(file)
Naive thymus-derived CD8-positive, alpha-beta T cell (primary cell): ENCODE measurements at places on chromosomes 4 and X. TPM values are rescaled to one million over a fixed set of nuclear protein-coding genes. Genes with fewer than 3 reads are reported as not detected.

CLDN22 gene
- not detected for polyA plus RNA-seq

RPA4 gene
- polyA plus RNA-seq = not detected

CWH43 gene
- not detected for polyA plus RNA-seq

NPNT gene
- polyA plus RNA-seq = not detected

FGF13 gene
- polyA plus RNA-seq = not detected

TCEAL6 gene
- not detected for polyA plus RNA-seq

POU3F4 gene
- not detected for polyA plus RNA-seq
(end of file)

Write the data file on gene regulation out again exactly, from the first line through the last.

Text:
Naive thymus-derived CD8-positive, alpha-beta T cell (primary cell): ENCODE measurements at places on chromosomes 4 and X. TPM values are rescaled to one million over a fixed set of nuclear protein-coding genes. Genes with fewer than 3 reads are reported as not detected.

CLDN22 gene
- not detected for polyA plus RNA-seq

RPA4 gene
- polyA plus RNA-seq = not detected

CWH43 gene
- not detected for polyA plus RNA-seq

NPNT gene
- polyA plus RNA-seq = not detected

FGF13 gene
- polyA plus RNA-seq = not detected

TCEAL6 gene
- not detected for polyA plus RNA-seq

POU3F4 gene
- not detected for polyA plus RNA-seq